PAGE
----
Time we scrutinised China’s tax treaty practice, too

Democracy in action: David Gauke at Monday's delegated legislation committee session

Democracy in action: David Gauke at Monday’s delegated legislation committee session

On Monday the UK parliament took a total of 17 minutes to scrutinise new tax treaties with Zambia, Iceland, Germany, Japan and Belgium. I’ve complained before about how paltry these debates tend to be, and was all set for another blog along those lines. There was, indeed, much to grumble about. No questions from the opposition about the UK’s renegotiated treaty with Zambia at all, a week after the IMF warned that developing countries should exercise “considerable caution” when entering into tax treaties.

Instead, Labour’s Shabana Mahmood asked how the UK’s treaty making priorities were set, and why there is no treaty with Brazil. The response from the Minister David Gauke was considerably less informative than what I’m sure Mahmood could have found out by asking, say, her colleague Stephen Timms, Gauke’s predecessor.

But something interesting did come up when Gauke was introducing the Zambia treaty. He noted that the withholding tax rates have been reduced in line with Zambia’s treaty with China. And indeed they have. It seems to be China, often regarded as the champion of source state taxation at the UN tax committee, which is responsible for the lower withholding tax rates. I’m going to explain here why I think both the UK and China have questions to answer about these treaties.

The UK-Zambia renegotiation: a missed opportunity

The UK-Zambia renegotiation looks like a ‘balanced package’, meaning that Zambia will have gained and lost in roughly equal measure. Looking at the treaty, I don’t think it can be seen as a win for Zambia.

What it lost was withholding tax rates. Zambian tax on dividends to British portfolio investors will be reduced under the new treaty from 15% to 5%, and tax on royalty payments for the use of British intellectual property will drop from 10% to 5%. This matches what’s in the 2010 Zambia-China treaty [pdf], so it looks like Britain was keen to keep its investors competitive relative to their Chinese competitors.

By way of context, Zambia’s non-treaty rates are much higher, 15% and 20% respectively. We can argue about the economic case for this level of withholding tax, but treaties are not just about rates, they’re about the right to raise rates. It will be five years before Zambia can re-examine these low withholding rates in its treaty with the UK.

What Zambia got in return for the reduced withholding tax rates was the UN concept of services permanent establishment, which will allow it to tax services provided within Zambia by British businesses or individuals. To do so, Zambia won’t need them to have a physical fixed base in Zambia, as it would have done before, but it will need them to be physically in Zambia, furnishing services, for at least 183 days in a given year.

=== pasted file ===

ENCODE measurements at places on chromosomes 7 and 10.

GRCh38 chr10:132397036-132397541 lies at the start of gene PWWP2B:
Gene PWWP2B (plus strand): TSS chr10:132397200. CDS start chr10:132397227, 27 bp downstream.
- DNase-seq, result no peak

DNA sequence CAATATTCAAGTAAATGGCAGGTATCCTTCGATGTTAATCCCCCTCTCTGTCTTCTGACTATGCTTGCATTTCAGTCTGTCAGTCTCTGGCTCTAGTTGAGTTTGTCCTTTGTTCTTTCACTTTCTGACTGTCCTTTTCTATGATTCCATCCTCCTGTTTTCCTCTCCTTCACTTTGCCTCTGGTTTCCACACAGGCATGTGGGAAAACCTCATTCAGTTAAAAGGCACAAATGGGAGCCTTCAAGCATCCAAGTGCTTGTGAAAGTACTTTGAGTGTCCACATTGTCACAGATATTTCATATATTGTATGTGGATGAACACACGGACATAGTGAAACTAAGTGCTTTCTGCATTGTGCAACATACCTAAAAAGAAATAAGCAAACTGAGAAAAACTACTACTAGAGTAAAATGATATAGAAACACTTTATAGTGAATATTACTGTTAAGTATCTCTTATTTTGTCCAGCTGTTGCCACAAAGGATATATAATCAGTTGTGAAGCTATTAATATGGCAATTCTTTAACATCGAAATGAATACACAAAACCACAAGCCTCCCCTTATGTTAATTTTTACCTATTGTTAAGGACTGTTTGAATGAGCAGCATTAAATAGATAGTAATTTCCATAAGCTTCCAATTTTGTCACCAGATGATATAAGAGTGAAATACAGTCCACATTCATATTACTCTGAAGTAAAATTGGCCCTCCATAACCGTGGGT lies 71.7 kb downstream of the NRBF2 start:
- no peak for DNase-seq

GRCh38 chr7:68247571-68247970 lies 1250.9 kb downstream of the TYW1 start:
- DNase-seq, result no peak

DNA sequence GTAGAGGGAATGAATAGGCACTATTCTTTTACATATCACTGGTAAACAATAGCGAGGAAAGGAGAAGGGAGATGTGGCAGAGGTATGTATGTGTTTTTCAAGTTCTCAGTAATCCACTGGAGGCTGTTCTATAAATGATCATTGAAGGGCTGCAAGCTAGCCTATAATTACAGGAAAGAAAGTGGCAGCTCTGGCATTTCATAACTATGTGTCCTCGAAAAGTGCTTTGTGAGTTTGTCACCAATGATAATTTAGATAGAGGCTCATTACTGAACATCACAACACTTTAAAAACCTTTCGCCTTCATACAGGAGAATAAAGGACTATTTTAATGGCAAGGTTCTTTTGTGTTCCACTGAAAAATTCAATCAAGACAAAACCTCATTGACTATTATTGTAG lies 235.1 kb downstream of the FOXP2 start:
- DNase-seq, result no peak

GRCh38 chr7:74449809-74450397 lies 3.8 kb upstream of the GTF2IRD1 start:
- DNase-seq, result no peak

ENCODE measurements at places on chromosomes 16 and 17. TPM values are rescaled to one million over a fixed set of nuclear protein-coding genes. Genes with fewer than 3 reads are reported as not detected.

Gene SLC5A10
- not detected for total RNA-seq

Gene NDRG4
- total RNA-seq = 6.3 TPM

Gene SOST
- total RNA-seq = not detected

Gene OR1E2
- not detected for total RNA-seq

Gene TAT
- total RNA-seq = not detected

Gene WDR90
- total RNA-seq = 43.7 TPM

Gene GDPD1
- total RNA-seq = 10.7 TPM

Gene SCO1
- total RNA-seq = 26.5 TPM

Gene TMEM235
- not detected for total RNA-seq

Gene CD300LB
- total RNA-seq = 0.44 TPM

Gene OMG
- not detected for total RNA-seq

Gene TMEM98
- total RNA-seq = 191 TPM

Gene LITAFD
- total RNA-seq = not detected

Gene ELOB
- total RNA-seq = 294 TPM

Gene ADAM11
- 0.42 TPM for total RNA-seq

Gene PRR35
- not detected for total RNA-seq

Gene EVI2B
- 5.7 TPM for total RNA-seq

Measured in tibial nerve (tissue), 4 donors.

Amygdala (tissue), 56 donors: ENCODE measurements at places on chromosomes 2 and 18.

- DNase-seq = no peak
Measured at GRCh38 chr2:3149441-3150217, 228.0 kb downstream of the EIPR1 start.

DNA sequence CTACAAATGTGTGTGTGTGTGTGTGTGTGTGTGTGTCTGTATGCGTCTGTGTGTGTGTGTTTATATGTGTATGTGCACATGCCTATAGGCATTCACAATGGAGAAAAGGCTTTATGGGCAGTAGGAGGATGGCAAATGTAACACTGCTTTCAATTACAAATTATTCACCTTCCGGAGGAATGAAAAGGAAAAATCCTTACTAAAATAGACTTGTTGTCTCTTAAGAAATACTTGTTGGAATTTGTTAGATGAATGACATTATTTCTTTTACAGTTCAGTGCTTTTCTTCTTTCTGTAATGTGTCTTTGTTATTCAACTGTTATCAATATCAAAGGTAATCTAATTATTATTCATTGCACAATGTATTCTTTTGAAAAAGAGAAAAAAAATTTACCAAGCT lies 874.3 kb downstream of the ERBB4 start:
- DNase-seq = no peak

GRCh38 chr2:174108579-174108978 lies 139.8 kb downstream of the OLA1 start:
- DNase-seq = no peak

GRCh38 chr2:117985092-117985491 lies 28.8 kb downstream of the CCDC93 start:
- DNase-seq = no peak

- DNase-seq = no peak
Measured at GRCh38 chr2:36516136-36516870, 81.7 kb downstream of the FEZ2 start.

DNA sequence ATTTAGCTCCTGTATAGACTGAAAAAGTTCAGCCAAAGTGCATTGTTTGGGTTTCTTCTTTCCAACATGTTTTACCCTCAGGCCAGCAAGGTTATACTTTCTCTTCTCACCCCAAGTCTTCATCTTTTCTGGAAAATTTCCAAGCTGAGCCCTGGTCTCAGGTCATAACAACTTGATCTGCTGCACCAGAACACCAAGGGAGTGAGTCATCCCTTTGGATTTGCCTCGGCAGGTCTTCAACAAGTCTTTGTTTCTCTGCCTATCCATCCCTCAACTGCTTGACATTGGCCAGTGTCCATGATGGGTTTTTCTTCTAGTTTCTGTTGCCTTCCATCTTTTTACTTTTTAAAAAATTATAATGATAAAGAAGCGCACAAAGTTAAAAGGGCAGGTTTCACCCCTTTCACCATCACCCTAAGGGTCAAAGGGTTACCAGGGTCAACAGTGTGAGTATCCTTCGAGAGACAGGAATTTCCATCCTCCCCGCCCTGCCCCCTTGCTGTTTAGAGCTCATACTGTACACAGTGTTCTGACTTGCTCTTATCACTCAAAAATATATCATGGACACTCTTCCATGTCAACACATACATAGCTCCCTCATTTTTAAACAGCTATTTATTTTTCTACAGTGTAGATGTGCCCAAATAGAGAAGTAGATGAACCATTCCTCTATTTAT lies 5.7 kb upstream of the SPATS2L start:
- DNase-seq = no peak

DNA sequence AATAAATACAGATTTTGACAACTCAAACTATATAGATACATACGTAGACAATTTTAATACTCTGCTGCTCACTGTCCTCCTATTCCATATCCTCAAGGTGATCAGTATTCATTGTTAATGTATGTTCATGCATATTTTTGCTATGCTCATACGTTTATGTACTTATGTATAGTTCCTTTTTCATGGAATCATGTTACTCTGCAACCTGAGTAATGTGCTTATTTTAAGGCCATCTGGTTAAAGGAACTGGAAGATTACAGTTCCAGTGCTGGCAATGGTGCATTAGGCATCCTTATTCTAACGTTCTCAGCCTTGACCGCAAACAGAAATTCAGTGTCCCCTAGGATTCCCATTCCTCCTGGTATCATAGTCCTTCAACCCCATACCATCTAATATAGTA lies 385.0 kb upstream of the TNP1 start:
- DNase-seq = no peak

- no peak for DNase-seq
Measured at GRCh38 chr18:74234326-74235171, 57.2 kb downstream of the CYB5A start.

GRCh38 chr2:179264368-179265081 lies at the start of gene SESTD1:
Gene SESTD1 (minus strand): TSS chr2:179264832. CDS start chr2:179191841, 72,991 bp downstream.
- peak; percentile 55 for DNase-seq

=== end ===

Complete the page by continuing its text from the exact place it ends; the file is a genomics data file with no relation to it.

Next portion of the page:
(There are also some modernising changes, which may in practice benefit Zambia more than the UK. This includes simple anti-abuse wording such as the “beneficial owner” clause in the withholding tax articles and a “property rich companies” clause into the capital gains article. It also includes information exchange and assistance in recovery articles. These should be good for Zambia, if it takes advantage of them. The information exchange clause could, for example, allow Zambia to get hold of country-by-country reporting on British companies if that proposal is implemented by the OECD.)

But the overall picture, taking into account the lower withholding taxes, is of a treaty that is still much more disadvantageous to Zambia than one based on the UN model would have been. I’m not even sure it’s a better position than the OECD model. Since Zambia was not nearly as aggressive at negotiating after independence as, say, Kenya, it started this renegotiation from a lower base: already low withholding taxes, no taxing rights over British airlines, limited capital gains tax rights, and no right to tax management fees, to name a few examples.

In a context in which some countries are re-examining their tax treaties with developing countries, and organisations such as the IMF are calling into question the benefit of tax treaties on current terms, there would have been a strong case for the UK to seek not a balanced negotiation, but a reapportionment of taxing rights towards Zambia, in line with the UN model. It’s a real shame that the treaty slipped through parliament on Monday without anyone at least asking about this.

China is driving the falling withholding tax rates

This argument for a more pro-source taxation treaty between the UK and Zambia would be easier to make if the 2010 China-Zambia treaty had been more generous. But in fact the terms of the two treaties are near identical. On the face of it, it seems quite likely that Zambia has been bounced into this renegotiation to help keep British mining, agriculture and manufacturing companies more competitive in the face of competition from China. These companies will benefit from the lower withholding tax rates but are unlikely to be affected by the services permanent establishment quid pro quo.